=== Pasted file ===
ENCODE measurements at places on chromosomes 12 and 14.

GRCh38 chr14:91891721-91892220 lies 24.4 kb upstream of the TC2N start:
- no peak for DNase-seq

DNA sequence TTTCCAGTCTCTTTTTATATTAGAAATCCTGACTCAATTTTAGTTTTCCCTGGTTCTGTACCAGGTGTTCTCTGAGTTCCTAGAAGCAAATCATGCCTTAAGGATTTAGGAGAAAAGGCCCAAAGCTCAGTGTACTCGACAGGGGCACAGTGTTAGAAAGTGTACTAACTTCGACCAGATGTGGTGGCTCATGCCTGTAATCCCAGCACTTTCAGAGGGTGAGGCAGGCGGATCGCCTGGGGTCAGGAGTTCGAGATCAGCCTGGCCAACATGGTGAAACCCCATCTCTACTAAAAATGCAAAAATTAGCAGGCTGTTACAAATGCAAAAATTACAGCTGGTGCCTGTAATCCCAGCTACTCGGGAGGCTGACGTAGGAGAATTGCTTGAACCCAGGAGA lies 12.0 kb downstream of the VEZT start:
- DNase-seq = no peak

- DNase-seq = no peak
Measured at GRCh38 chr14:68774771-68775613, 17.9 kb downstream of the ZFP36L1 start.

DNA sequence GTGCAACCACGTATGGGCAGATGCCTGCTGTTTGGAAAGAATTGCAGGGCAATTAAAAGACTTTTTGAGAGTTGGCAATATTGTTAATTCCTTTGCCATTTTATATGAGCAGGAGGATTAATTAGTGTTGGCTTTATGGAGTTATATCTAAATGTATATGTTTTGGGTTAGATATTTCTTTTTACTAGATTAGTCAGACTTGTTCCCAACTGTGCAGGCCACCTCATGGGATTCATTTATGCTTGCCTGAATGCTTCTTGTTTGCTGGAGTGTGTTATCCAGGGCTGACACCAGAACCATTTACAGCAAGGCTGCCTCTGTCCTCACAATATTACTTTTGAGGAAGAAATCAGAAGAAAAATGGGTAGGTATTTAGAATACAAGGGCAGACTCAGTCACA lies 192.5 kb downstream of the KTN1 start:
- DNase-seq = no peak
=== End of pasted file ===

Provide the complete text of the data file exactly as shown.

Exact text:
ENCODE measurements at places on chromosomes 12 and 14.

GRCh38 chr14:91891721-91892220 lies 24.4 kb upstream of the TC2N start:
- no peak for DNase-seq

DNA sequence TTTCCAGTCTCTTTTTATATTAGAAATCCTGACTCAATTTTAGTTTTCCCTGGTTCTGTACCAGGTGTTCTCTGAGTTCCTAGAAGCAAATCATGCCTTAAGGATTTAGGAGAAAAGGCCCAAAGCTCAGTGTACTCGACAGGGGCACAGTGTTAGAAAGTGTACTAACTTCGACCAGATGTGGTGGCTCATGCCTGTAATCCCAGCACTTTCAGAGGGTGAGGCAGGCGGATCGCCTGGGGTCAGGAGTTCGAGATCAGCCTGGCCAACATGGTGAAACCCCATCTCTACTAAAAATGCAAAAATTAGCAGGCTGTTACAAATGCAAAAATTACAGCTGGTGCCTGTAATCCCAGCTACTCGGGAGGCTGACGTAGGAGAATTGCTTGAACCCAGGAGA lies 12.0 kb downstream of the VEZT start:
- DNase-seq = no peak

- DNase-seq = no peak
Measured at GRCh38 chr14:68774771-68775613, 17.9 kb downstream of the ZFP36L1 start.

DNA sequence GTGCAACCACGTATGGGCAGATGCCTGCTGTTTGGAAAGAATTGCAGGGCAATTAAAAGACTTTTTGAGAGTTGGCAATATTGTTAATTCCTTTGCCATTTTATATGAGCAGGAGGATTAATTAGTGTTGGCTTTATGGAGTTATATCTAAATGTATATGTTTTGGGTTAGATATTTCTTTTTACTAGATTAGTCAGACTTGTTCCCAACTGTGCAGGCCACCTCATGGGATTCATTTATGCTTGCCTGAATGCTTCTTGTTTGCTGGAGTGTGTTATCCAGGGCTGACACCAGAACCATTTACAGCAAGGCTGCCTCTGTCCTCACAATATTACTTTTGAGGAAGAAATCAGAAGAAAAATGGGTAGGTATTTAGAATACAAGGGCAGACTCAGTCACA lies 192.5 kb downstream of the KTN1 start:
- DNase-seq = no peak